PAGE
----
On the other hand, acting allows you to convey emotions by your gaze or the subtle changes in facial expressions, even without uttering a sound. They were two different things in that regard. It may be difficult, but thinking about “What can I do about this?” or “Will it be better to do it this way?” is what makes it enjoyable.

―Has this experience opened your eyes to new aspects of voice acting? 

Kaji: The filming was carried out concurrently with my voice acting activities. It may be due to that, but I was reminded all over again that voice acting was truly my “home ground”. Perhaps it’s largely due to the experience and community that have been established over the years… but once I return there from filming or stage acting, there’s a certain reassurance that “Now that I’m here, there’s nothing I can’t do freely!” (laughs)

The filming process may have been tough, but it was extremely fun, and I’ve learnt a lot from it. It was also an opportunity for me to reflect on a voice actor’s job description. At the same time, I was able to remind myself of the love I had for this “portrayal as a voice actor”.



―You mentioned that Tsumiki was a character you could relate to. Could you elaborate on that? 

Kaji: He’s a character that has a considerable number of offensive aspects… so if I say that I relate to him, I’m worried that people will start wondering, “Is this guy actually alright?” about me (laughs). At any rate, he’s someone who may give off an impression of being pathetic, unsightly or even embarrassing.

But that’s precisely why I like him. He’s got many traits that make you think, “Everyone’s bound to have one or two of those, don’t they?” In my opinion, he is a character that ultimately makes people want to cheer him on.

There are particularly shocking situations and lines at the start of the series, so I’d think that there will be people who might be taken aback. But I’d appreciate if those people would watch till the end before making a judgement. It was precisely because he’s not a perfect person that I’ve had fun acting him.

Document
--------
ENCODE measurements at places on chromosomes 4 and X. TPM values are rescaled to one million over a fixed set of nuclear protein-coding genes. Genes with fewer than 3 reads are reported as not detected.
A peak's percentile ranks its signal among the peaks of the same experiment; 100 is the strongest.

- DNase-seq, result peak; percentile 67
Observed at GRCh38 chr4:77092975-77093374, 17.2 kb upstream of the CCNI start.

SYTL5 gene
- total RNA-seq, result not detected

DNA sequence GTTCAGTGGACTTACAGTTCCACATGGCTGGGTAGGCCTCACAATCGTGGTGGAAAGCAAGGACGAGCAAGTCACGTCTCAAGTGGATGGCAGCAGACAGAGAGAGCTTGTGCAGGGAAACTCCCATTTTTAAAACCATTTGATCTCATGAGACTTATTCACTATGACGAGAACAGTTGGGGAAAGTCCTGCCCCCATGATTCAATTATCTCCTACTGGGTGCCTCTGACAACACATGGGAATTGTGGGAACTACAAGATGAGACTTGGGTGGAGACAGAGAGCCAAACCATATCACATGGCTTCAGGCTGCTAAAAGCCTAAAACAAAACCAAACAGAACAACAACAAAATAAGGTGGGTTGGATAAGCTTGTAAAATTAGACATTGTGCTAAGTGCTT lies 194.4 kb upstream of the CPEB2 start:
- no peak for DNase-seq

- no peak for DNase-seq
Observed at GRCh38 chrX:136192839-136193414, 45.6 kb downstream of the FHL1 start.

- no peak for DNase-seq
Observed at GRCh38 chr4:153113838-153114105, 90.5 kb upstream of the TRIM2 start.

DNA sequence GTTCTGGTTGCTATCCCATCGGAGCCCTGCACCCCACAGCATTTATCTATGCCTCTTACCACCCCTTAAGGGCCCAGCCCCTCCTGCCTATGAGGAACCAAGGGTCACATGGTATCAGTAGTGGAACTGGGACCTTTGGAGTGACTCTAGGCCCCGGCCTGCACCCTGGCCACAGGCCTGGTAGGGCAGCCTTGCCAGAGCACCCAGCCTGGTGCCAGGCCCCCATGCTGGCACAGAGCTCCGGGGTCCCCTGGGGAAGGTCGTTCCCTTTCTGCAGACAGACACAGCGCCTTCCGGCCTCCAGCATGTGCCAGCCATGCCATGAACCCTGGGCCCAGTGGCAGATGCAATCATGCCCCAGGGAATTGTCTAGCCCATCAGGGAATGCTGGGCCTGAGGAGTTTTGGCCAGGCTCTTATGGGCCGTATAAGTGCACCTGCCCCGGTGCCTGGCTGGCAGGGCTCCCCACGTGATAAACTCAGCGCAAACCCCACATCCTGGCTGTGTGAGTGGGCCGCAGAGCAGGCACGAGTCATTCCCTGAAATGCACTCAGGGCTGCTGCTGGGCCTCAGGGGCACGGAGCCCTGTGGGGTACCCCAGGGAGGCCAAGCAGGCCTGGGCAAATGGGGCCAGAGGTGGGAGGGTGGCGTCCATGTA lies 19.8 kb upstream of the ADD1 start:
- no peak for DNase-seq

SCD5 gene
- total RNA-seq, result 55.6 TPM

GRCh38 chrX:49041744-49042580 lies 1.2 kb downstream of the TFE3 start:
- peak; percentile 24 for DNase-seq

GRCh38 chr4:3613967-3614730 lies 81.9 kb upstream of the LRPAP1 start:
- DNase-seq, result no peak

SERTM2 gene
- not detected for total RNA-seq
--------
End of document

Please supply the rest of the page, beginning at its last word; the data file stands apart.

―Other than that, it could be significant that you two are similar in age. 

Kaji: That’s true. Personally speaking, it’s because he is meant to be “a man in his early 30s” that I could somewhat get into the role without much hesitation. When it comes to voice acting, it’s normal to play characters in their teens or twenties… but as you might expect, it’s too much to ask that from me in live-action acting (laughs).

―Did you come up with any ideas regarding Tsumiki’s portrayal? 

Kaji: While the directorial team did have certain requirements, some of the suggestions I brought up made them think, “Hmmm, interesting…”, and we ended up using them. Overall, I’m really grateful for the working environment they provided.

Having said that, I’m sure most people have no prior impressions of my live-acting (laughs). In fact, I haven’t had many opportunities to view myself from an objective standpoint either, so I still find it awkward and embarrassing to watch myself on-screen.



―On another note, since you got married last year, has it changed your view on married characters?

Kaji: Even though Tsumiki and I have some things in common, we’re two different people after all, so there’s no overlap in that regard. Ultimately, I only relate to him to the extent of playing his character.

―In that case, what do you think about the theme of “Love with A.I.”? Are you for or against it?